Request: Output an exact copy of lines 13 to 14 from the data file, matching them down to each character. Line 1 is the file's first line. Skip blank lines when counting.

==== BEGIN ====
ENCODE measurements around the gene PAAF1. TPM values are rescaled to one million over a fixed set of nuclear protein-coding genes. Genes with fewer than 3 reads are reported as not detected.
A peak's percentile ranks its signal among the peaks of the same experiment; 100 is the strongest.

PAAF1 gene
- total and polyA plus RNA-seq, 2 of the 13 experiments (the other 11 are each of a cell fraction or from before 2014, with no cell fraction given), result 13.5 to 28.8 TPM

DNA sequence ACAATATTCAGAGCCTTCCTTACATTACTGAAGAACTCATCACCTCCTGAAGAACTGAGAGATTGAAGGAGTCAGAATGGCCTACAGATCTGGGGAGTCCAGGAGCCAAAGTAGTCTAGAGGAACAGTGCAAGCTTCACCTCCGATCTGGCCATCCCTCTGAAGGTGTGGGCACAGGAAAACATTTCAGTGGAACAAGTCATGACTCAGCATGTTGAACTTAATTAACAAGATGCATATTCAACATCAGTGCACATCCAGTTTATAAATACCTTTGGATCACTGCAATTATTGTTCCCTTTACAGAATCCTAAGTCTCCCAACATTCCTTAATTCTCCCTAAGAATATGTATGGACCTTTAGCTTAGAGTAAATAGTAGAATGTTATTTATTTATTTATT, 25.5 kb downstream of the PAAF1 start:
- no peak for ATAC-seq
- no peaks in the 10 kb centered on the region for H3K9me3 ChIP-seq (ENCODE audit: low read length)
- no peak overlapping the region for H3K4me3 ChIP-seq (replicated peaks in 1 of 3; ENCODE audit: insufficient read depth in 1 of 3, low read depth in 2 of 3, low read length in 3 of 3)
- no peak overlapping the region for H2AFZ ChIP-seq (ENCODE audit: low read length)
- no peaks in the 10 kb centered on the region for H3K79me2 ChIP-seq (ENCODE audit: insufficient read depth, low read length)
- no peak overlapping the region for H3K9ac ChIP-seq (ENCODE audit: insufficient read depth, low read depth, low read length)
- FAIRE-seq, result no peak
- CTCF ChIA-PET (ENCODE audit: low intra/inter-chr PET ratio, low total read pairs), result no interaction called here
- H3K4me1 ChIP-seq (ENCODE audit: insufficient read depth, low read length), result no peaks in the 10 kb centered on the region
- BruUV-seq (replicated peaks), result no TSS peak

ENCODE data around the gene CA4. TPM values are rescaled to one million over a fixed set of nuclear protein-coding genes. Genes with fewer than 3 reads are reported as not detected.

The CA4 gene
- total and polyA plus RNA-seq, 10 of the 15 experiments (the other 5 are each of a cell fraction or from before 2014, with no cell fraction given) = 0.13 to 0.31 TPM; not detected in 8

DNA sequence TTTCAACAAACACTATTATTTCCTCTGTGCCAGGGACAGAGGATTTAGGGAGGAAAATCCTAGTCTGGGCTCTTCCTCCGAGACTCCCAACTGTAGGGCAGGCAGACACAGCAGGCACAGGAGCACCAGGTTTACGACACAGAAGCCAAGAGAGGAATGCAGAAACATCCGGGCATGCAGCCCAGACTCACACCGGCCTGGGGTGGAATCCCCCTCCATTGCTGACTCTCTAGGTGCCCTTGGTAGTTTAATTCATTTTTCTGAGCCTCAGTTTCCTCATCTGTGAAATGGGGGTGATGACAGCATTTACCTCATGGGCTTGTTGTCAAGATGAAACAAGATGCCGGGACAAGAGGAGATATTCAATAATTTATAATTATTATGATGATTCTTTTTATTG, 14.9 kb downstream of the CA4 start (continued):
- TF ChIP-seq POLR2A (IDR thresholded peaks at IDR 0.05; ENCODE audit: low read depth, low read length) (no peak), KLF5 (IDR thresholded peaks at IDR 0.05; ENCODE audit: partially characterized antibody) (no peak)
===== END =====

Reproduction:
- CTCF ChIA-PET (ENCODE audit: low intra/inter-chr PET ratio, low total read pairs), result no interaction called here
- H3K4me1 ChIP-seq (ENCODE audit: insufficient read depth, low read length), result no peaks in the 10 kb centered on the region